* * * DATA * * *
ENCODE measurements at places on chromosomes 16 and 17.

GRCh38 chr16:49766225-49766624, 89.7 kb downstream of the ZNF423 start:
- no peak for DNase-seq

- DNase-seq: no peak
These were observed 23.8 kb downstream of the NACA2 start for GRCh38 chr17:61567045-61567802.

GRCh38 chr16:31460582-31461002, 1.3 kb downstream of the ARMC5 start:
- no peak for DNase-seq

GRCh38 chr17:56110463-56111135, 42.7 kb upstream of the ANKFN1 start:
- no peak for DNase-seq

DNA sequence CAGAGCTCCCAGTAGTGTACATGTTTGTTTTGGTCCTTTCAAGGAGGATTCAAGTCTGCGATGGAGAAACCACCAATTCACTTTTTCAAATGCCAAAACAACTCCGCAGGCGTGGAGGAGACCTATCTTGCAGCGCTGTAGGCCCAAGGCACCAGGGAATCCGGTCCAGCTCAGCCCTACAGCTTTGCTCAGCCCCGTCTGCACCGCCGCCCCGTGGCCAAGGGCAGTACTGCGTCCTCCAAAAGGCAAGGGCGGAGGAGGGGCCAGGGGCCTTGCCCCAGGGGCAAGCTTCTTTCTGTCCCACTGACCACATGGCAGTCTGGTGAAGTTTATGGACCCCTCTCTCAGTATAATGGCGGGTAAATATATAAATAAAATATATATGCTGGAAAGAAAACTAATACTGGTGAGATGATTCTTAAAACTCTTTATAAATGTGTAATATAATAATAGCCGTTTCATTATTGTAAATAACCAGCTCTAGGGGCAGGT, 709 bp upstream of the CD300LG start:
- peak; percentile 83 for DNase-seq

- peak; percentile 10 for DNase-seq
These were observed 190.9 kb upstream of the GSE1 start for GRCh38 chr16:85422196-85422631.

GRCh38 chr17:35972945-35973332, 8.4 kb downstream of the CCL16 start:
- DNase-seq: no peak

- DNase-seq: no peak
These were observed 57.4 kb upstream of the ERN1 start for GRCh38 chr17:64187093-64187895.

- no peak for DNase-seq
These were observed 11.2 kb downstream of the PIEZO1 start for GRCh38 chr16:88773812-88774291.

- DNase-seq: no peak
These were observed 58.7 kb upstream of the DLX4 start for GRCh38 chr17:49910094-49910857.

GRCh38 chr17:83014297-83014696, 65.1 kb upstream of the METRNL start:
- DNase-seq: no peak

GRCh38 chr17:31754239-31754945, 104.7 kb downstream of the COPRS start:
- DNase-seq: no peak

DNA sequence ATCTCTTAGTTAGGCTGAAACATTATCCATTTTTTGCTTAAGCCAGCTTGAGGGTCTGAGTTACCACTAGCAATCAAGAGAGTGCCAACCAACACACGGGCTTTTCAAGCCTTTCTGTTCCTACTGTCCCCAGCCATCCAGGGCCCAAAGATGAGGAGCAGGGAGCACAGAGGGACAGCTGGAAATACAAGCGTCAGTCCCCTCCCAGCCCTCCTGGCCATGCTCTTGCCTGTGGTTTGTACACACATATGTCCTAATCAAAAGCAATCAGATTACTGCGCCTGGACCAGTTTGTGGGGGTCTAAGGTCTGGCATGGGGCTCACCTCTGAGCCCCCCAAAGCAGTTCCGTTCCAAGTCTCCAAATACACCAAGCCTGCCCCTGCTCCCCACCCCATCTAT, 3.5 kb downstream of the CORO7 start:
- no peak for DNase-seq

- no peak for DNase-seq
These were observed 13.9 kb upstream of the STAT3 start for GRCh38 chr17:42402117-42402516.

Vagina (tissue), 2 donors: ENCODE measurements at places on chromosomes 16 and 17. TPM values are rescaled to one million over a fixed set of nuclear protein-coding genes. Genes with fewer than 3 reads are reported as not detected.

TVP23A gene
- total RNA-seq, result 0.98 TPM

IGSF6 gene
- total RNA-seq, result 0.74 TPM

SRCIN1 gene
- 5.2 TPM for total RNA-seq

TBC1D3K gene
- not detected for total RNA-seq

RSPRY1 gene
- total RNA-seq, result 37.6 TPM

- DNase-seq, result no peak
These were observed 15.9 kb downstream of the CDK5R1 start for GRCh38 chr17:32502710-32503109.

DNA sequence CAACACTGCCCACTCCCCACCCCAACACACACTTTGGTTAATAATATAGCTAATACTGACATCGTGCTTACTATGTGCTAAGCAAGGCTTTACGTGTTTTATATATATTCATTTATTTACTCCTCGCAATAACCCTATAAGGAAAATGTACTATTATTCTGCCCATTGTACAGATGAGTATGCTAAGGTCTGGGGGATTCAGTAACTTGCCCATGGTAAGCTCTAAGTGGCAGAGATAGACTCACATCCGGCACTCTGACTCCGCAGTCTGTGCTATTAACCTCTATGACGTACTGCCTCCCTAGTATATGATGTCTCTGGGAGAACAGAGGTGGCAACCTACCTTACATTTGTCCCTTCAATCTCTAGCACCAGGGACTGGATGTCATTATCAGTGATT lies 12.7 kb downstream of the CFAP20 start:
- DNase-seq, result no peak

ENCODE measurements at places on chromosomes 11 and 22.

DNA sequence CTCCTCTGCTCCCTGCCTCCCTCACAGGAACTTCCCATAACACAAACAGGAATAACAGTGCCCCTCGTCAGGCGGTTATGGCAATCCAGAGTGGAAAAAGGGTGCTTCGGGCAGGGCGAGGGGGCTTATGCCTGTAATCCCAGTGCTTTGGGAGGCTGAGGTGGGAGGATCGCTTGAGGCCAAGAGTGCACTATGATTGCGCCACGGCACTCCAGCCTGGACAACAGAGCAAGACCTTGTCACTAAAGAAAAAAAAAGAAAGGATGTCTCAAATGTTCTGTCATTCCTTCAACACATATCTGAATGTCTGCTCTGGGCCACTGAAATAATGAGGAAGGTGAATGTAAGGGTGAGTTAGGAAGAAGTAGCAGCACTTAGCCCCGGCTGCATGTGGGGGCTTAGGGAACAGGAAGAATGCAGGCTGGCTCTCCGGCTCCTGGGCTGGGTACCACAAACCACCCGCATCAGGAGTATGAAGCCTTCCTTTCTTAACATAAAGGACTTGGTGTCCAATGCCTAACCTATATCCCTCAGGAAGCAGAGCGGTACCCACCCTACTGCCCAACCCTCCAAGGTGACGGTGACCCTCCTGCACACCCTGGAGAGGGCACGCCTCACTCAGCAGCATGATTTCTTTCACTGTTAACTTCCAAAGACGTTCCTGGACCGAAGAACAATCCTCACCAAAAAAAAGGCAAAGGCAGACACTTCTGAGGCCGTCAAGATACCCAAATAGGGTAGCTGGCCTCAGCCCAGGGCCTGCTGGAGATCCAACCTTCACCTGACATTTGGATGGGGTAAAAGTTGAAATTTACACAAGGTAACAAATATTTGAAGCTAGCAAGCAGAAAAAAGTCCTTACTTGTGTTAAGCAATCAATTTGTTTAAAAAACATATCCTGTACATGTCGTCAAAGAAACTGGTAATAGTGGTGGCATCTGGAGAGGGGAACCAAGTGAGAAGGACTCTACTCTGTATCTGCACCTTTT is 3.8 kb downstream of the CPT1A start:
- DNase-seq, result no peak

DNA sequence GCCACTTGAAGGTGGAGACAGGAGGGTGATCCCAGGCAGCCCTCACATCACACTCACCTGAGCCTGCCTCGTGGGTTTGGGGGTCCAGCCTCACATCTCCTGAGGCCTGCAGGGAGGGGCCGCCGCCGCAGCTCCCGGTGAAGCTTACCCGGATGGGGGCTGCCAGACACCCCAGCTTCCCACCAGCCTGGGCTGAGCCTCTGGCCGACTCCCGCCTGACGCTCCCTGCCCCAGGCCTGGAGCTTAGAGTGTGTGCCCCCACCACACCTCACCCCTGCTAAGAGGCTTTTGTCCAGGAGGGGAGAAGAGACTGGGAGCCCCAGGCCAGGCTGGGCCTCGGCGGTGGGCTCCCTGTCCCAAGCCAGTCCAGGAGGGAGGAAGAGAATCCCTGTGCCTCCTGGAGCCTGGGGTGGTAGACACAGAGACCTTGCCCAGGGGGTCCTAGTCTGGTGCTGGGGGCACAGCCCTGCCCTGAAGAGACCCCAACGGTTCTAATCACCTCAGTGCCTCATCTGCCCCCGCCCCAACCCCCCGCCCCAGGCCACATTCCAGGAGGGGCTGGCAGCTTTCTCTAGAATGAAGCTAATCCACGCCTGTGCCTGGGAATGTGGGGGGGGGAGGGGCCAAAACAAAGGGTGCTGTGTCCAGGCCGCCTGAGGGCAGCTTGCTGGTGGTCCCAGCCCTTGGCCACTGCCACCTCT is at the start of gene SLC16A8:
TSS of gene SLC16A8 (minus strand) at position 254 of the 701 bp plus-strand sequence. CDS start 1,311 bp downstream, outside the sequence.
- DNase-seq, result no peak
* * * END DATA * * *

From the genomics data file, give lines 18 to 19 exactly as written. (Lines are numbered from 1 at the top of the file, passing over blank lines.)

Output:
- no peak for DNase-seq
These were observed 11.2 kb downstream of the PIEZO1 start for GRCh38 chr16:88773812-88774291.